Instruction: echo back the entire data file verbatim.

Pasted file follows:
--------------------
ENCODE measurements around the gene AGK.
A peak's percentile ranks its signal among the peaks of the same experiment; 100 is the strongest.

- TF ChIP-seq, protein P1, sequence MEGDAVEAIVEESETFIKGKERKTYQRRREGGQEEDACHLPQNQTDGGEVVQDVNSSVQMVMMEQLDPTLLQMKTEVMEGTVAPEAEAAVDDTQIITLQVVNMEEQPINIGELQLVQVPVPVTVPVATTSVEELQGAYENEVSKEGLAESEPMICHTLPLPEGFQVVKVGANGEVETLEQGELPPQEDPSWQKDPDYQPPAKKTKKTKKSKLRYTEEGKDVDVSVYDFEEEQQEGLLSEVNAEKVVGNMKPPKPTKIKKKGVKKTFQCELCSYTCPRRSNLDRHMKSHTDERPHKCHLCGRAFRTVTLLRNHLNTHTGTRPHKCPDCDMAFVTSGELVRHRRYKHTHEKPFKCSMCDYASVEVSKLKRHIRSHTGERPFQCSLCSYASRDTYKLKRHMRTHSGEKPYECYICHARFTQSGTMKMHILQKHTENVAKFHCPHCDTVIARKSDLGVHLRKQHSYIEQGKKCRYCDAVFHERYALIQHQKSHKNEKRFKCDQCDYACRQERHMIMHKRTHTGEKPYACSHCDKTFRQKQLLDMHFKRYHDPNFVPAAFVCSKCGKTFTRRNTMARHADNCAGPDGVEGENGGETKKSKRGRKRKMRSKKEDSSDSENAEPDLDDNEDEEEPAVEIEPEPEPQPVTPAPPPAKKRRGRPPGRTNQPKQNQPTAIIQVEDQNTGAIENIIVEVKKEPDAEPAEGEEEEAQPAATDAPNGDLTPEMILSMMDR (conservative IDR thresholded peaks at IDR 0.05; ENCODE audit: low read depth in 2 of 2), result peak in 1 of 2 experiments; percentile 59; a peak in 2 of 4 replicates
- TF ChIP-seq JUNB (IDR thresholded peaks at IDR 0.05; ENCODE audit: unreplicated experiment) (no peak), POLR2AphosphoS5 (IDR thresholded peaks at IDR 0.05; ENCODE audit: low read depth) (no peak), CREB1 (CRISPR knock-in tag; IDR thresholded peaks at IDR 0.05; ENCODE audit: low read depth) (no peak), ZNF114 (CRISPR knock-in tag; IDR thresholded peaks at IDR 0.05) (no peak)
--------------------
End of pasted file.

ENCODE measurements around the gene AGK.
A peak's percentile ranks its signal among the peaks of the same experiment; 100 is the strongest.

- TF ChIP-seq, protein P1, sequence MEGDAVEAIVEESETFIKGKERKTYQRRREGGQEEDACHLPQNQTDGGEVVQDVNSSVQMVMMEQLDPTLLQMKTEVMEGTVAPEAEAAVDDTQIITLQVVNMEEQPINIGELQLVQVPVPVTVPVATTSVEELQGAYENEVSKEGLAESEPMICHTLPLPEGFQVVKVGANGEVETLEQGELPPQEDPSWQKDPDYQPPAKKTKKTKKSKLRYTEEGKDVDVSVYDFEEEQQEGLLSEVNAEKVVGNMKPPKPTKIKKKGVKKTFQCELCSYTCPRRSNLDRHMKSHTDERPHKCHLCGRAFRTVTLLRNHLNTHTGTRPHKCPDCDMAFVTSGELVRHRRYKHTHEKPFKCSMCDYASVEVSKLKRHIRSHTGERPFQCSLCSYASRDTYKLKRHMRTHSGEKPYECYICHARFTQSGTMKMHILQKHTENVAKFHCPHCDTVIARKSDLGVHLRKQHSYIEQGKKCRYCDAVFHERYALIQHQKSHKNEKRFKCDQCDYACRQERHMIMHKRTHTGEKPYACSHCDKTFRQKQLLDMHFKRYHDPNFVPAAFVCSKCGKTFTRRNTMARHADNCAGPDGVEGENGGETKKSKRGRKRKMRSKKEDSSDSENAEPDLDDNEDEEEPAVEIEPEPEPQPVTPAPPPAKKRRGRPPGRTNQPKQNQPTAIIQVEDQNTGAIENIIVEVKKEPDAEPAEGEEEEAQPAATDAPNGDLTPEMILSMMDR (conservative IDR thresholded peaks at IDR 0.05; ENCODE audit: low read depth in 2 of 2), result peak in 1 of 2 experiments; percentile 59; a peak in 2 of 4 replicates
- TF ChIP-seq JUNB (IDR thresholded peaks at IDR 0.05; ENCODE audit: unreplicated experiment) (no peak), POLR2AphosphoS5 (IDR thresholded peaks at IDR 0.05; ENCODE audit: low read depth) (no peak), CREB1 (CRISPR knock-in tag; IDR thresholded peaks at IDR 0.05; ENCODE audit: low read depth) (no peak), ZNF114 (CRISPR knock-in tag; IDR thresholded peaks at IDR 0.05) (no peak)